What advice would you give to young people just getting into politics?

One thing would be to actually get involved locally through a campaign or precinct, which allows you to make a difference on a local level. Often, we sit and debate issues as opposed to actually doing something. I think that’s one of the reasons Democrats have lost ground. We used to be known for being close to the people and having a great structure.

I think it’s important for young people to get involved, and it gives you a chance to broaden your horizons and think for yourself. Talking to other people gives you perspective on why they believe the way they do.

What one thing would you say a political organization never has enough of?

Money comes to mind, but even more importantly are activists that are willing to take a leadership role. I think Collin County has been fortunate to significantly increase out potential volunteers, but it’s hard to find people to step up and organize and take responsibility.

What has been the most valuable lesson you’ve learned in politics?

Think before you speak. That’s a challenge for some, especially extroverts. Most extroverts speak as they are processing and don’t stop and think. Especially in a potential situation where it can be important, you have to think and speak in a different manner. I’ve found the more you speak publicly, the more comfortable you become in the position. Public speaking is a learned art, but it has to be effective.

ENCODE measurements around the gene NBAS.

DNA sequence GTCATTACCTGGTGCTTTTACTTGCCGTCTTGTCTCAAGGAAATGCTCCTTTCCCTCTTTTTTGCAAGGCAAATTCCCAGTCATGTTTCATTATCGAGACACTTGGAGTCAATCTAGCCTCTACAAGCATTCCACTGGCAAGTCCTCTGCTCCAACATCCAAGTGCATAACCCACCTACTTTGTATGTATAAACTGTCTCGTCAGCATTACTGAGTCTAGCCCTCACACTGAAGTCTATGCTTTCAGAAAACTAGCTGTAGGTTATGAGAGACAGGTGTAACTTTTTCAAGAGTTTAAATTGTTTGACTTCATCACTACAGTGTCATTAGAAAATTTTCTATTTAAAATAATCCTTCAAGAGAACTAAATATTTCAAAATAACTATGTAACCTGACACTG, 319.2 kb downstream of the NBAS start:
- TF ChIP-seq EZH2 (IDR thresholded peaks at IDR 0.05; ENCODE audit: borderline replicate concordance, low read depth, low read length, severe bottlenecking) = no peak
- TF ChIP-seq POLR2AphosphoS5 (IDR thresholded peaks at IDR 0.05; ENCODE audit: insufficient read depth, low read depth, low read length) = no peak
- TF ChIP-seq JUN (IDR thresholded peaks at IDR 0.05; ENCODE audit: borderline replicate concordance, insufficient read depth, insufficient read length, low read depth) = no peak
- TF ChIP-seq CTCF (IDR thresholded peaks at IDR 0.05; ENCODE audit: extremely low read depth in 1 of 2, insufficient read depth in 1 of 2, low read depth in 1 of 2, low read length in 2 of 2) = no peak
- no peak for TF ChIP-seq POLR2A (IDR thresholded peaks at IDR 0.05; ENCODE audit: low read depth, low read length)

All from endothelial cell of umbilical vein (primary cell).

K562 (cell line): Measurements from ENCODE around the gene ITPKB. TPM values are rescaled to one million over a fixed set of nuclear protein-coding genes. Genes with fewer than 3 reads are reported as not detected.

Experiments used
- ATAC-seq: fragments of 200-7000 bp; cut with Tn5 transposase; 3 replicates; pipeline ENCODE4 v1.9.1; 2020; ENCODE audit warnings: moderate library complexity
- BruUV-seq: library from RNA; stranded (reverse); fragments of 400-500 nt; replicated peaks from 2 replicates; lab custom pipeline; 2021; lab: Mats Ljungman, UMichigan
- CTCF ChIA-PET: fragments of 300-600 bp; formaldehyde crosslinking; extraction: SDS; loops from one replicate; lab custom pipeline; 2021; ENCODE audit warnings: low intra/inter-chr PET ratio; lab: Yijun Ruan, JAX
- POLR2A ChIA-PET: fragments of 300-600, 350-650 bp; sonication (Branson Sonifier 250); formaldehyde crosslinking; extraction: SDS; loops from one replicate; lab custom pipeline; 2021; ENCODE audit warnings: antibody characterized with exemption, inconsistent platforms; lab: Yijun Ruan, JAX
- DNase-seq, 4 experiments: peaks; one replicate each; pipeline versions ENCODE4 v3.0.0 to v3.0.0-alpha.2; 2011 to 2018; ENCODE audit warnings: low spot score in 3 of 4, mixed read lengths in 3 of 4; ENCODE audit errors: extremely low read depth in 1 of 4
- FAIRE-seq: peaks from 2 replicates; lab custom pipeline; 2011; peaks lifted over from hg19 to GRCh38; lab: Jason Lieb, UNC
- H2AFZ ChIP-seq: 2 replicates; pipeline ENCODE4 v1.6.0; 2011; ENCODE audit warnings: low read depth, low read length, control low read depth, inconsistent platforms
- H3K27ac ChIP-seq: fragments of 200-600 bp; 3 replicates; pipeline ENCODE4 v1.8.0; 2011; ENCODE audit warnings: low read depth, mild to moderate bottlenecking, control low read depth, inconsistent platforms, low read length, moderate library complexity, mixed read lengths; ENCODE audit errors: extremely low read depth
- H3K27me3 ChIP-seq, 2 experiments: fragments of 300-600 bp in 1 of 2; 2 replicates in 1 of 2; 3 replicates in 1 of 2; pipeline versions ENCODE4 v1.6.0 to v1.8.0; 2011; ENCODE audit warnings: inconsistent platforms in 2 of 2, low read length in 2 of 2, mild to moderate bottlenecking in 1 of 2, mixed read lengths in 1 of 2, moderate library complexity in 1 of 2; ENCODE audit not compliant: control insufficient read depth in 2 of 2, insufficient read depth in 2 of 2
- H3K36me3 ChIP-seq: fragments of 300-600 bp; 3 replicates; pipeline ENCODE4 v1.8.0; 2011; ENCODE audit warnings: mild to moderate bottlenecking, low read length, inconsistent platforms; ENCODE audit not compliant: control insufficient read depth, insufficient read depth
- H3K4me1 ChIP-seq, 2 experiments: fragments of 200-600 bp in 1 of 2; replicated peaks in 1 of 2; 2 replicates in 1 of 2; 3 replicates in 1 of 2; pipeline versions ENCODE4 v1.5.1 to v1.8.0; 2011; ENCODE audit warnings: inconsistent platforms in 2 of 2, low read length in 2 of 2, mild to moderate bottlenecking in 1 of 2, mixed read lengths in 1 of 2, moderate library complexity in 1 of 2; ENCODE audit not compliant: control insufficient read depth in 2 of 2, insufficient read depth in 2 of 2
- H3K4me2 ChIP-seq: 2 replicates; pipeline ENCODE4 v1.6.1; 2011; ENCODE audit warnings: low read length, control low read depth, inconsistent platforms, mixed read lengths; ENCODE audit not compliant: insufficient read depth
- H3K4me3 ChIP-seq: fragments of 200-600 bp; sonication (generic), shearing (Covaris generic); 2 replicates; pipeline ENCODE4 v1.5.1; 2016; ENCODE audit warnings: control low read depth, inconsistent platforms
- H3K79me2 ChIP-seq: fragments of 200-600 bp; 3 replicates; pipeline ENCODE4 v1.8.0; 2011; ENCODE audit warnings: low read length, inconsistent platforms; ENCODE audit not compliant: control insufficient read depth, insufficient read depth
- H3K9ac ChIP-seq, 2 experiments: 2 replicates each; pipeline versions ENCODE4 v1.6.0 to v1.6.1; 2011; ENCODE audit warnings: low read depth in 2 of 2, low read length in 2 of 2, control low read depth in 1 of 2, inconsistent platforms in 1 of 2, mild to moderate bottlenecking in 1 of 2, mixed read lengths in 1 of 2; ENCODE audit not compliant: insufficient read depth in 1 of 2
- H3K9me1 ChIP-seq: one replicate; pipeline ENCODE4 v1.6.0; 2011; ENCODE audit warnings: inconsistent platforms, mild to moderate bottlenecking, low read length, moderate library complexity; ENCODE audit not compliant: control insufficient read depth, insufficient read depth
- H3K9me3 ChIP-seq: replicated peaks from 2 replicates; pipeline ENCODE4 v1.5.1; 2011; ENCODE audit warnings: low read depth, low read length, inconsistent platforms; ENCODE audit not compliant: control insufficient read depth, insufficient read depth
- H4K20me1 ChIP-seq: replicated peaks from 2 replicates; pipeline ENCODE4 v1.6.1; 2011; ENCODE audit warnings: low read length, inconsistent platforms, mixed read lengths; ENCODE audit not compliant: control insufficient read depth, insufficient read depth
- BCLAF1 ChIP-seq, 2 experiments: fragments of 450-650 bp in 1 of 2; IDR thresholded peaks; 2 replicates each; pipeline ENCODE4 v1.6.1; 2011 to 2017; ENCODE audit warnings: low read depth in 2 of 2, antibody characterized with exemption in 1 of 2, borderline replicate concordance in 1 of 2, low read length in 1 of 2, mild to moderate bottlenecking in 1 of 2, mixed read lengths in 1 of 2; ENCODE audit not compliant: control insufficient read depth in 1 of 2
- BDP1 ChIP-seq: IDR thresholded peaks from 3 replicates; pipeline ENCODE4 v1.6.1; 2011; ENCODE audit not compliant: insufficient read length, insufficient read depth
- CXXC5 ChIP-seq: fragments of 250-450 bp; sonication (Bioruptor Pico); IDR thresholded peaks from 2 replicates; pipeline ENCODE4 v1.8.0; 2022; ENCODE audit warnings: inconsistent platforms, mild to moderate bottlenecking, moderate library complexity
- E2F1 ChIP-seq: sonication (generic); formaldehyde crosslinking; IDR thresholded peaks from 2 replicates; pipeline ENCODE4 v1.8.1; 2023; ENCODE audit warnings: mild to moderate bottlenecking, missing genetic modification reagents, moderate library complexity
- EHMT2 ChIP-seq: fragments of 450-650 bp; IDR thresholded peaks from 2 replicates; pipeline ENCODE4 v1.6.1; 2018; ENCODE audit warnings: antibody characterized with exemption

Tell us a little bit about the Democratic Party of Collin County, and what roles you feel like you fulfill in that group, official or otherwise.

Officially, I have the responsibility of dealing with setting up elections. I am responsible for the funds that the state issues to conduct the primary elections. The first year was a shock for me, when I received a check for enough to buy a small house, and I realized I was responsible for that large amount of money. I realized fines could ensue if not handled correctly. There are a number of statutory requirements: holding meetings, posting information for the public, and retaining records. It’s like a club, but it comes with even more responsibility, and you have to take it very seriously and it is a challenge.

Informally, I deal with internal personalities and keeping the peace between members. Most people realize we are working toward the same goals, so it’s easier to get people to set aside their own differences to improve the party.